All this, as well as the stuff he is doing in school and things you are already doing will give him a great foundation for the more specifically 11+ related stuff!
I would get him a tutor for year 5 as s/he will know more details of what is required particularly for your area and for different schools. Contact tutors in Year 4 though and see if you can book a place for Year 5 as tutors may get booked up in advance. Word of mouth is probably the best recommendation for a good tutor.
Thank you for your very comprehensive answer Sarah. Lots of useful information. all makes sense & makes me feel a bit happier that we understand what to do!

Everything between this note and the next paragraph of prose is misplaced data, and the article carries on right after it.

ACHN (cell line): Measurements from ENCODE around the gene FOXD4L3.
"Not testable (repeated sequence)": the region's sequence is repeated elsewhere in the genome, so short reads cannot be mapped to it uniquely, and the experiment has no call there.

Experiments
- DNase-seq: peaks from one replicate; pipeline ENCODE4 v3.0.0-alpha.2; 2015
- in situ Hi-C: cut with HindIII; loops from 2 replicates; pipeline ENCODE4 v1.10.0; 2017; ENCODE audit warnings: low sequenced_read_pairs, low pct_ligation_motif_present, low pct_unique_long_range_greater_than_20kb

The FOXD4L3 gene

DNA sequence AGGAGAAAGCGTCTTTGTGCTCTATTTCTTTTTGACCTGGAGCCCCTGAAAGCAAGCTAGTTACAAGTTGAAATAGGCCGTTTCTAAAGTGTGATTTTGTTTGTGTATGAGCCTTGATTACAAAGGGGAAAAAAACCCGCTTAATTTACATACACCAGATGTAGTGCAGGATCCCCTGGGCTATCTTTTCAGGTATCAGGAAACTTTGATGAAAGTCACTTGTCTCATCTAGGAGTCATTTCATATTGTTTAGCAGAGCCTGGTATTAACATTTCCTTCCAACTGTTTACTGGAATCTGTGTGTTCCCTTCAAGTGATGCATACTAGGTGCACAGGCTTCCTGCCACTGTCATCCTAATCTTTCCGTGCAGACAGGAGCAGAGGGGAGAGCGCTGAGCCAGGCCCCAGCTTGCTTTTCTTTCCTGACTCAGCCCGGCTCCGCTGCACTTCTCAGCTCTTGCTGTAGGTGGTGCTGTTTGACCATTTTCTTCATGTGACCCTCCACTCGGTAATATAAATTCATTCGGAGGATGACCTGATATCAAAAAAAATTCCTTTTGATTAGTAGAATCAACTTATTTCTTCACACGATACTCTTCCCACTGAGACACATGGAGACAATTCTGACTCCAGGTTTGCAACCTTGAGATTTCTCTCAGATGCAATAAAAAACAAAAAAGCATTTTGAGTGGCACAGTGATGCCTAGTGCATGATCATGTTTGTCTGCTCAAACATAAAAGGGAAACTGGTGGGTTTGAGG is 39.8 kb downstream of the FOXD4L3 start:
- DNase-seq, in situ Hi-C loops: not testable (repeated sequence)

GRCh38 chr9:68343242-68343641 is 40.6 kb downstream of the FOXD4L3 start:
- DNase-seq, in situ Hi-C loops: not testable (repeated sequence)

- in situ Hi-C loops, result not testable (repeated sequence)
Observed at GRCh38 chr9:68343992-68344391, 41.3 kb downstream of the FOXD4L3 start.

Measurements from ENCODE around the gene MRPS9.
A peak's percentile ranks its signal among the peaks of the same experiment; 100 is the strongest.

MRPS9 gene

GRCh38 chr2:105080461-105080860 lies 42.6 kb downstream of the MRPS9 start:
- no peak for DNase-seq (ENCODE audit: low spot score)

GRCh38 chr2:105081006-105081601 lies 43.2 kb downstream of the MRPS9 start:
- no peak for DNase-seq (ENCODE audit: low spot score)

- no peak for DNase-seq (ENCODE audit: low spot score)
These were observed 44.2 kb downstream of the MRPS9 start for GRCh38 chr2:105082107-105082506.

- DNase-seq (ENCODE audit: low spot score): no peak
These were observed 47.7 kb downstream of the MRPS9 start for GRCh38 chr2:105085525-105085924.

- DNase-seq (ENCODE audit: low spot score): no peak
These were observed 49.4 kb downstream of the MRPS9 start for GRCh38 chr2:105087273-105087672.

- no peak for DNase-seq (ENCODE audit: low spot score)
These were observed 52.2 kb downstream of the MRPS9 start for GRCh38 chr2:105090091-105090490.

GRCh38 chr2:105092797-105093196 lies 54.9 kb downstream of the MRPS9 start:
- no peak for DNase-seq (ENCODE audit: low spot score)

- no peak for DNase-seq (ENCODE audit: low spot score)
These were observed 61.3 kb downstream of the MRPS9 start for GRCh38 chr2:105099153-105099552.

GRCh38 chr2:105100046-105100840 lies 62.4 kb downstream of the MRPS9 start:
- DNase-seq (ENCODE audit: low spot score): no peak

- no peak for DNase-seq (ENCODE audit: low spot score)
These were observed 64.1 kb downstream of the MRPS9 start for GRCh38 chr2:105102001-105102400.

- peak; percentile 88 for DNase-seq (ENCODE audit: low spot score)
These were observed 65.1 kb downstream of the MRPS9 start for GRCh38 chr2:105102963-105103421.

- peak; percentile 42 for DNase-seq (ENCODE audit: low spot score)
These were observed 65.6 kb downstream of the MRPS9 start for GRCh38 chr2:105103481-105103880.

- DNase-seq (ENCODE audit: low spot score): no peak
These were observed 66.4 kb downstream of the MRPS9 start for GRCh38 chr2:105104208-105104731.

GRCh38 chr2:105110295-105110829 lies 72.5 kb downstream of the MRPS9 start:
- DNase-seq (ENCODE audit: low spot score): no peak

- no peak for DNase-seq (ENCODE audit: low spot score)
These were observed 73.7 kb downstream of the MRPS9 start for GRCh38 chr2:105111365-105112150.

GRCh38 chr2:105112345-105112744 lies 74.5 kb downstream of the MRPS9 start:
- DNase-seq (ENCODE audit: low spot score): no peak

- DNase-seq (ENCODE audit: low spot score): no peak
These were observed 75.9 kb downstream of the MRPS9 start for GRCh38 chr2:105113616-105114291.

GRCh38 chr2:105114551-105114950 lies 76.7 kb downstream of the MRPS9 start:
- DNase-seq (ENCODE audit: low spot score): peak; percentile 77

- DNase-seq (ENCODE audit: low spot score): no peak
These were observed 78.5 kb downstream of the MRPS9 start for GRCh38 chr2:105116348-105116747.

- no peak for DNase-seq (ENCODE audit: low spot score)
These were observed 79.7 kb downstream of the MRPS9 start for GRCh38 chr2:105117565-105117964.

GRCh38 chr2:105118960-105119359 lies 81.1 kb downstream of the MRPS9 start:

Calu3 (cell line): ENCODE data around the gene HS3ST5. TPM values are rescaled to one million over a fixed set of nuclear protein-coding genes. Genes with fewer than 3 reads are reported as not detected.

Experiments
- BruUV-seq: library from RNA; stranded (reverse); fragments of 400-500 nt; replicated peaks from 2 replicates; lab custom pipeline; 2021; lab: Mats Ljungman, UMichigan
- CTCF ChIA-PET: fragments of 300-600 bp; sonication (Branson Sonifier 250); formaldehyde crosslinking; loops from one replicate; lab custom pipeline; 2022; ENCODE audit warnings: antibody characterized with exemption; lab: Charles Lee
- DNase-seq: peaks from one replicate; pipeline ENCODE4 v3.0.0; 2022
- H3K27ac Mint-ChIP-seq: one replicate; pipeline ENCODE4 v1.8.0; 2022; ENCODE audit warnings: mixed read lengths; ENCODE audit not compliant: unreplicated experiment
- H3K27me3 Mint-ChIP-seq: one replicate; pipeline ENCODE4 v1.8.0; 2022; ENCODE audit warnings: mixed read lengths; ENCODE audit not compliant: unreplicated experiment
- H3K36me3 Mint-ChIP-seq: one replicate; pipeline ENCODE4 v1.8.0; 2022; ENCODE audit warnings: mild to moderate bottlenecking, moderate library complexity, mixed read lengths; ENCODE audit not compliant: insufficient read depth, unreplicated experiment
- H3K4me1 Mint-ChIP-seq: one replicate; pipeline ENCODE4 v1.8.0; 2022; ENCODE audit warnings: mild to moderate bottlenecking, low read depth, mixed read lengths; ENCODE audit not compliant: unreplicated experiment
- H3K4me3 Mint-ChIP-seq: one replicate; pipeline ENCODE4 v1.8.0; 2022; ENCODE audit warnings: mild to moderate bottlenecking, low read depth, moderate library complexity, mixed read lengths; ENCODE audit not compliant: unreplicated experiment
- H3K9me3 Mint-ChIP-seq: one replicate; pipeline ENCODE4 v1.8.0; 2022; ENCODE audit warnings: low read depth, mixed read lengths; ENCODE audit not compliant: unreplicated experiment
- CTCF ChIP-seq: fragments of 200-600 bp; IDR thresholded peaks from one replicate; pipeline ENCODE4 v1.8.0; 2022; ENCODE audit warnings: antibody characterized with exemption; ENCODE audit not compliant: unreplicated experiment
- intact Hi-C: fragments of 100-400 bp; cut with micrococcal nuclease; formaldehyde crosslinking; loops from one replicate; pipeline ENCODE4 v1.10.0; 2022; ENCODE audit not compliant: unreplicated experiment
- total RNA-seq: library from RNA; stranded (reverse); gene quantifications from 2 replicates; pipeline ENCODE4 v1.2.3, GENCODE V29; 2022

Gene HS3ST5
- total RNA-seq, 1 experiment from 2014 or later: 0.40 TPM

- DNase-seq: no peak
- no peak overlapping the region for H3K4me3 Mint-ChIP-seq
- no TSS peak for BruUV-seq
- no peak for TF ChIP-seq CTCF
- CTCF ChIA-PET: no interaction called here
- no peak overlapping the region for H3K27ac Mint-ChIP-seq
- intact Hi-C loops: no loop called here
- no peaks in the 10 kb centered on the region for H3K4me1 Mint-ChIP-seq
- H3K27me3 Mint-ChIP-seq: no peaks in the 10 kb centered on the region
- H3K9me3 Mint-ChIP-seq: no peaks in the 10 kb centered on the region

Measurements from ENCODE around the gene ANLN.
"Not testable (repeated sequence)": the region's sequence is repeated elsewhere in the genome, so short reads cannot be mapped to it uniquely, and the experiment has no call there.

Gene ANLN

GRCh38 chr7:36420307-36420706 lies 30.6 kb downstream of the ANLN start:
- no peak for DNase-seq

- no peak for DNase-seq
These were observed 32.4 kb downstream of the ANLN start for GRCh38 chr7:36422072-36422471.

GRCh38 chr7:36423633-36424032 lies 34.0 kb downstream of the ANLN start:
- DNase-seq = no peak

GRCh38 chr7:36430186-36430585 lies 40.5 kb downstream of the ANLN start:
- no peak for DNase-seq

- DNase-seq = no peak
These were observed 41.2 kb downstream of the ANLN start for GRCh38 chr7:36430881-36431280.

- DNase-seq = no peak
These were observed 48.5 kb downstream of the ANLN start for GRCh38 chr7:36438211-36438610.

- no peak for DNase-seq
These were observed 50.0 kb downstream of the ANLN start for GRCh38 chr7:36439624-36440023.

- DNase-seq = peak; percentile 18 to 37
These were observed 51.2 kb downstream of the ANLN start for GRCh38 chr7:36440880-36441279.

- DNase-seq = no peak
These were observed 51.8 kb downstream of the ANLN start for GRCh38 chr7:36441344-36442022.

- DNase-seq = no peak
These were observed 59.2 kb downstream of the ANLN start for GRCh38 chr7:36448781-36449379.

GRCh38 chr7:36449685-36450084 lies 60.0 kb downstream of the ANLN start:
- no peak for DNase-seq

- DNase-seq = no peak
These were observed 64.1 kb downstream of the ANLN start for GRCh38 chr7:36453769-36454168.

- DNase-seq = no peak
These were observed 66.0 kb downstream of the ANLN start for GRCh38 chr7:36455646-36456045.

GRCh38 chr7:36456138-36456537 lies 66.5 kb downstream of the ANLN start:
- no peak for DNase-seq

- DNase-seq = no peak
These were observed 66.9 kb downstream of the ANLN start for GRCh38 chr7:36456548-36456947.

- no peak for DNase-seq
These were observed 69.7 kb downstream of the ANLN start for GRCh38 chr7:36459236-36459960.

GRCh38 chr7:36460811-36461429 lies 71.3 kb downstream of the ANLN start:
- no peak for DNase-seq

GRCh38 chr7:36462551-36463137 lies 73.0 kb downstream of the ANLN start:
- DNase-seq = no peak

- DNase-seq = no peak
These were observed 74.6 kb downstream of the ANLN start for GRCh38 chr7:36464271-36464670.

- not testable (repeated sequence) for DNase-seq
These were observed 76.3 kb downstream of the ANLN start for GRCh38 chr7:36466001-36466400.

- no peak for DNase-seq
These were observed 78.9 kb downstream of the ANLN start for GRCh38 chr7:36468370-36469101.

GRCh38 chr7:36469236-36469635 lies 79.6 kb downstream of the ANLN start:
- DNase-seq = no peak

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Be aware (which I wasn't with my first DS) that the maths 11+ includes topics that are not covered by the core curriculum when they take the 11+ in the October eg algebra is covered later in year 6.
My first DS did not take the 11+ in the end as it was too stressy for him and he would have not been happy at the grammar but the second DS takes it in a few weeks and has had 1 hrs tutoring per week since Christmas plus 30 mins homework. If he can't get in on this basis then I think he would struggle to cope when he is there and would be better off with DS1 at the Comp. DS1 is in top sets at the comp and very happy.
Thanks Spababy. It was only by chance I saw your reply - Avnet been on mn for ages & I posted my query at the end of last year.very useful to know!
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I agree with sarahfreck about the importance of targeting things to your particular area or schools. Different 11+ exams can be very different indeed.